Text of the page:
Bitcoin appears to be running out of steam just before one of the most anticipated milestones among cryptocurrency enthusiasts.
The largest digital token tumbled over the weekend, declining about 13% to around $8,675. It rebounded to about $8,840 as of 10 a.m. in New York trading on Monday. The decline took place ahead of a closely watched technical event known as its halving, when the rewards miners receive for processing transactions will be cut in half as soon as later today.
“It’s likely that we’re going to see increased volatility through May, with the pandemic, ongoing stimulus measures and the halving,” Rich Rosenblum, co-head of trading at crypto market maker GSR, said in an email. “The record open interest for futures and options at multiple exchanges adds to this. The market is in a state of information and position overload, exacerbating the potential for volatile moves.”
Still, Bitcoin’s up near 25% this year and among its newest fans is famed macro investor Paul Tudor Jones, who said he’s been buying Bitcoin as a hedge against the inflation he sees coming from central bank money-printing.
“It’s not the great cure for all the monetary ills, et cetera. It’s a great speculation,” Jones, the founder and chief executive officer of Tudor Investment Corp., said in an interview with CNBC on Monday. He’s got over 1% of his assets in Bitcoin, though it might end up being a top performer within his portfolio, he said.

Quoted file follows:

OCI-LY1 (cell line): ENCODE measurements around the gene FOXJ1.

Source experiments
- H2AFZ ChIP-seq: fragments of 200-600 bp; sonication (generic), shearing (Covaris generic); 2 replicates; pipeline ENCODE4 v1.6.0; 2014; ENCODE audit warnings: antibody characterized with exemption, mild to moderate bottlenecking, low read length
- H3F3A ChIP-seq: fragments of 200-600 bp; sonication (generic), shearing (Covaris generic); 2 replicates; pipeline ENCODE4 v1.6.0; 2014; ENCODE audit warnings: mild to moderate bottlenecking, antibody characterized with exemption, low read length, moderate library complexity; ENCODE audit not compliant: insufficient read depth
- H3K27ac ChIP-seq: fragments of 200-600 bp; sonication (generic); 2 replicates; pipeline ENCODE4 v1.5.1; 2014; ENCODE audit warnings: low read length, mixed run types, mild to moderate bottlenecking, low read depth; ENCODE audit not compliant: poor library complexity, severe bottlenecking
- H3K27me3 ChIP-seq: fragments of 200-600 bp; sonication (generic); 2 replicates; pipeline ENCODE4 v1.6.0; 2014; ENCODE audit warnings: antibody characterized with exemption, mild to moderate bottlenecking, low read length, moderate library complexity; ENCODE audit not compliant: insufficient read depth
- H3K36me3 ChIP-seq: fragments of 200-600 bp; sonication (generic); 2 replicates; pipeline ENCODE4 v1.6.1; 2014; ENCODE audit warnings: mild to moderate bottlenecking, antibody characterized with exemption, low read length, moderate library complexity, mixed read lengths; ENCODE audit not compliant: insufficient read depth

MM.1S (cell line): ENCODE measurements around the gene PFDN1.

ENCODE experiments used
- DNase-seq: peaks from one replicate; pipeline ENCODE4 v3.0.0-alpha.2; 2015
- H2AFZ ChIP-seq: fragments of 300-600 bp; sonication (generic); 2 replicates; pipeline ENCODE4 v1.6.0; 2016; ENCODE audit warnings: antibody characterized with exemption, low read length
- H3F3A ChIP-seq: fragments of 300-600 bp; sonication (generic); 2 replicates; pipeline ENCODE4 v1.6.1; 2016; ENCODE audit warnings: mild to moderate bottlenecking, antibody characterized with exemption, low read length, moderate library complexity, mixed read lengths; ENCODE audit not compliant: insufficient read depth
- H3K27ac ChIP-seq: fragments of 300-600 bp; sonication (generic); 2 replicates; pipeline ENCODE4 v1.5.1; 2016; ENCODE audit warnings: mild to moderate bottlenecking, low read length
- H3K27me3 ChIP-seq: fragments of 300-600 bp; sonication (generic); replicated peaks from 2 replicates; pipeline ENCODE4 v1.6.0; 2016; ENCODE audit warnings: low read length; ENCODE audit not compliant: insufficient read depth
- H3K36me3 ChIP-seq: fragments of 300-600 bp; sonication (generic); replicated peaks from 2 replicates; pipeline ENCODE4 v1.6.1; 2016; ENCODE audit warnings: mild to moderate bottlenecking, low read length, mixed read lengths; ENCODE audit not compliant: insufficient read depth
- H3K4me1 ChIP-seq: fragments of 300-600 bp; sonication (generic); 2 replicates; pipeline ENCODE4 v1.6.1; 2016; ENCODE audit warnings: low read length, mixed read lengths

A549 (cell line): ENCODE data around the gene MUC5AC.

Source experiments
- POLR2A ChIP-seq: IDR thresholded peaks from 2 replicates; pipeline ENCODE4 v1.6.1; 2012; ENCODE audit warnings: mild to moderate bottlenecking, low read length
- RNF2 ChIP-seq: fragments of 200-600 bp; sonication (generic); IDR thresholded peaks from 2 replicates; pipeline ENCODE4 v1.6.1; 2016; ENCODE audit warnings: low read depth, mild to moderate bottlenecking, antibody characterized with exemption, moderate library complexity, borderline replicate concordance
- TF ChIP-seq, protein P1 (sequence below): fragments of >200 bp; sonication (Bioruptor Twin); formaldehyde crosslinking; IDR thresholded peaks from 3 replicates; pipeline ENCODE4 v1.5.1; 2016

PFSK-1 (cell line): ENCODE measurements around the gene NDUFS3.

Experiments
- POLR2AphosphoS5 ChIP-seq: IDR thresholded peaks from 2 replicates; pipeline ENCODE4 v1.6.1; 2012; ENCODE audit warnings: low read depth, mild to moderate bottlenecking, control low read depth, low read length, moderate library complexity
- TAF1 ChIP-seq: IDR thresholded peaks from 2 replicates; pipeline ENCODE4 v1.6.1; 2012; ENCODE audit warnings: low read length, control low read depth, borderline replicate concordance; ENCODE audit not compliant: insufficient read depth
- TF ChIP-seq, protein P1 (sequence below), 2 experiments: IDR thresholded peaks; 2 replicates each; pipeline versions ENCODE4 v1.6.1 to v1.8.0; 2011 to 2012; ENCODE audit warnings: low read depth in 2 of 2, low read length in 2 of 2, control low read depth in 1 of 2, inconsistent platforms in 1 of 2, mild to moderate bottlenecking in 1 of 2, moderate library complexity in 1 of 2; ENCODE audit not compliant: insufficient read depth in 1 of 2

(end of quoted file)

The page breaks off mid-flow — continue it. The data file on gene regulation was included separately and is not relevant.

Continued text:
Bitcoin, which is a little more than a decade old, has not stood the test of time, said Jones, but the digitization of the world “clearly benefits” the token. He sees an expanding user base for the cryptocurrency, a hallmark of every bull market, and anyone buying Bitcoin is betting that universe will continue to broaden.
“We’re watching the birthing of the store of value — and whether that succeeds or not, only time will tell,” said Jones in the interview. “What I do know is, every day that goes by and Bitcoin survives, the trust in it will go up.”
In the near-term, many Bitcoin are looking forward to its halving, which happens about every four years and slows down the rate at which new tokens are created — an intentional feature designed to control inflation. Bitcoin has historically bottomed 459 days prior to the halving, risen into the event and jumped after, according to research from Pantera Capital. Post-halving rallies averaged 446 days.
“So far, Bitcoin’s third halving looks different to prior events and there doesn’t appear to have been such a sustained price run-up,” said Payal Lakhani, director of equity research and product development at CME Group, in a blog post Friday. “Given the reward change has been known since Bitcoin’s inception in 2009, and having already seen two such events, investors may have already incorporated the supply adjustment into their models and taken positions accordingly.”
The impact of Covid-19 has resulted in lower volumes as some participants focused on non-crypto markets, and some mining operations being affected by these difficult market conditions, Lakhani said.
— With assistance by Eric Lam